The found-footage sub-genre has become a popular choice among filmmakers since its birth and success in The Blair Witch Project. For over a decade, it has been telling us ambiguous stories in a way only a shaky hand cam could deliver. We’ve been scared, we’ve been surprised, and we’ve been nauseated. V/H/S gives us the best and the worst that this sub-genre has to offer, but is it worth the trouble?
The film begins with a group of 4 criminals going around the city terrorizing and destroying, all while recording their exploits on an old school cassette camcorder. The group is hired by a mysterious man with an odd request: Retrieve a VHS cassette from a stranger’s house. The mysterious man says that they’ll know which cassette it is when they see it.
After breaking in the house, they stumble upon a room with a dead guy in a recliner facing a wall of televisions with a VCR and a floor of scattered VHS cassettes. But which cassette is it? I guess we have to watch as many as we can. This then leads into an anthology of horror shorts each more different than the next.
The first horror short is a lesson about being careful who you bring home with you. In this rare case, maybe you shouldn’t be looking for a girl who is an angel on the streets, but a demon in bed. The second short gives us the ole cautionary tale that young people having sex in a forest where unsolved murders took place is just never a good idea.
The third short shows us how a relaxing road trip can turn in a permanent vacation from life. The fourth gives us a deeper feel on why long-distance relationships never work. The final short is by far my favorite, if only for the cinematography alone. This short gives us a view of how all Hallows Eve, when the veil between the world’s is at its thinnest, is possibly the worst time to go to a stranger’s house for a party. You never know who else is invited/summoned to the party (erm, cough, a demon, cough).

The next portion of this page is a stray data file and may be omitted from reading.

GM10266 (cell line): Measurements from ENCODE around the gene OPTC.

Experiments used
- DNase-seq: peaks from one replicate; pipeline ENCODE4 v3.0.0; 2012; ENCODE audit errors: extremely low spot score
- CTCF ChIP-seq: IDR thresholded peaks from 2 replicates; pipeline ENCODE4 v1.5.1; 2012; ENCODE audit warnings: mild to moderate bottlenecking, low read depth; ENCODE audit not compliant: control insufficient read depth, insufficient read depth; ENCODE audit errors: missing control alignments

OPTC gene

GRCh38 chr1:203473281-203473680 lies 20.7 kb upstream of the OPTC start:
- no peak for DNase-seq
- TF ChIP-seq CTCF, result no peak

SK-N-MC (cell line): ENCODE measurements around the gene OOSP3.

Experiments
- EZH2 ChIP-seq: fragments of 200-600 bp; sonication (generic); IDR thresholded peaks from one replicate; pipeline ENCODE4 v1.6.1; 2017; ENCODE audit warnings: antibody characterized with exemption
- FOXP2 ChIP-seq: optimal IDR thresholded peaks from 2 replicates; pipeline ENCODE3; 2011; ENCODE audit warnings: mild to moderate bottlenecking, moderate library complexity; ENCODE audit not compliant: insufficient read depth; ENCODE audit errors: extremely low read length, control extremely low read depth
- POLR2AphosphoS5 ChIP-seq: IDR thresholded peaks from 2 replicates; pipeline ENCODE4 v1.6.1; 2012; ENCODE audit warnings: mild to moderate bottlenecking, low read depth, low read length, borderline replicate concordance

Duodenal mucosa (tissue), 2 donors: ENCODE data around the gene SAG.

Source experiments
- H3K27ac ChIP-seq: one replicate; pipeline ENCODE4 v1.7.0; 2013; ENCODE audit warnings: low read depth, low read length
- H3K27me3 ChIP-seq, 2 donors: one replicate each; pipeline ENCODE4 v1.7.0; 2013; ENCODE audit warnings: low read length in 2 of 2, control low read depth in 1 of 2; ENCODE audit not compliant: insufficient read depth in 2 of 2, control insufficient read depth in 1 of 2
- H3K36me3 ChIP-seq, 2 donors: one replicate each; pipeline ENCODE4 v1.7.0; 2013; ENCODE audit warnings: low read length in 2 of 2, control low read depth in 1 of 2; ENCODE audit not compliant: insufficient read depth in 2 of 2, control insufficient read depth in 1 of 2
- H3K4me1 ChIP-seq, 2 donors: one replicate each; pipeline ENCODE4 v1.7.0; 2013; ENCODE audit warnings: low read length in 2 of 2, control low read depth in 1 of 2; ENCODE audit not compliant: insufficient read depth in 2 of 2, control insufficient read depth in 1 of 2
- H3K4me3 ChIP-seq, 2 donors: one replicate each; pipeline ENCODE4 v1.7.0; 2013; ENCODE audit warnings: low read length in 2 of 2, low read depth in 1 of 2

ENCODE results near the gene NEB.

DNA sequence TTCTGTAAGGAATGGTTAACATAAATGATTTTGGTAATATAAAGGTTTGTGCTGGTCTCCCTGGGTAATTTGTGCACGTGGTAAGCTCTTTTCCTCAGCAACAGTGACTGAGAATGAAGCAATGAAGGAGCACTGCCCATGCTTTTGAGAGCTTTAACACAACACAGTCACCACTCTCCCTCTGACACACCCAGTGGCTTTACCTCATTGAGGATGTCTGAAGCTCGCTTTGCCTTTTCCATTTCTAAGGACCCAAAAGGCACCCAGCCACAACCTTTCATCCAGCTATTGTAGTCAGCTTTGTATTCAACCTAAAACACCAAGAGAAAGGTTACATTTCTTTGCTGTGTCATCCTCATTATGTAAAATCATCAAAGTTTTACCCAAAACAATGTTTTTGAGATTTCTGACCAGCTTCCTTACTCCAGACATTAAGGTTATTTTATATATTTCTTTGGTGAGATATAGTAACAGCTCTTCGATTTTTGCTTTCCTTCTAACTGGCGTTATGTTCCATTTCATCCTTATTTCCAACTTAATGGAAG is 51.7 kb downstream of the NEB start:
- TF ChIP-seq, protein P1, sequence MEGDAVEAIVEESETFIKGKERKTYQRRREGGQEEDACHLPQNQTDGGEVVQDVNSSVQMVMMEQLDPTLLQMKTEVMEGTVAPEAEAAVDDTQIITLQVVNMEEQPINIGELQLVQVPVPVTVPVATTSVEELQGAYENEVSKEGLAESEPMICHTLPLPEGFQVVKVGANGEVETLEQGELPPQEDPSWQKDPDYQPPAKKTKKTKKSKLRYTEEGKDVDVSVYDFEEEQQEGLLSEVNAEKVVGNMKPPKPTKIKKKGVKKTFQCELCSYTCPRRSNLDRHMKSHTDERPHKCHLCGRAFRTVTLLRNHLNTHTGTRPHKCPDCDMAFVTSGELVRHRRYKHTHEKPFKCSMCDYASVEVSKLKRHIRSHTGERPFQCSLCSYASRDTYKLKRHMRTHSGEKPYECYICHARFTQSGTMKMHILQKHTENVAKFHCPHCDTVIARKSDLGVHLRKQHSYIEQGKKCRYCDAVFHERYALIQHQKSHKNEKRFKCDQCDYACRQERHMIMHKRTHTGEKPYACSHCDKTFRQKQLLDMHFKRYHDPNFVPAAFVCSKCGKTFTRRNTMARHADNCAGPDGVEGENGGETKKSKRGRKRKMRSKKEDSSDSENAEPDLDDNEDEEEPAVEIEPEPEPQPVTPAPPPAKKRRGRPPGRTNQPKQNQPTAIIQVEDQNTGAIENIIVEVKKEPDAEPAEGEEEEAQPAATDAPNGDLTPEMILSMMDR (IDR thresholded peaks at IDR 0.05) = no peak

The shorts I’ve just described in vague detail (to keep from ruining any surprises) are the main reason to watch this film. Each vignette is a great example of the specific type of horror story they set out to tell. Although some are better than others, they are all much better than the over-arching story behind why we are presented with this array of shorts. I wish I were exaggerating when I say that I almost stopped watching this after the first five minutes.
After watching the film, I came to appreciate just how well the shorts were made when compared to how awful the filming was during the first five minutes. Is this the best horror film this year? Probably not, but underneath its seemingly awful exterior is a set of horror stories that breathes new life into a lackluster year for horror films.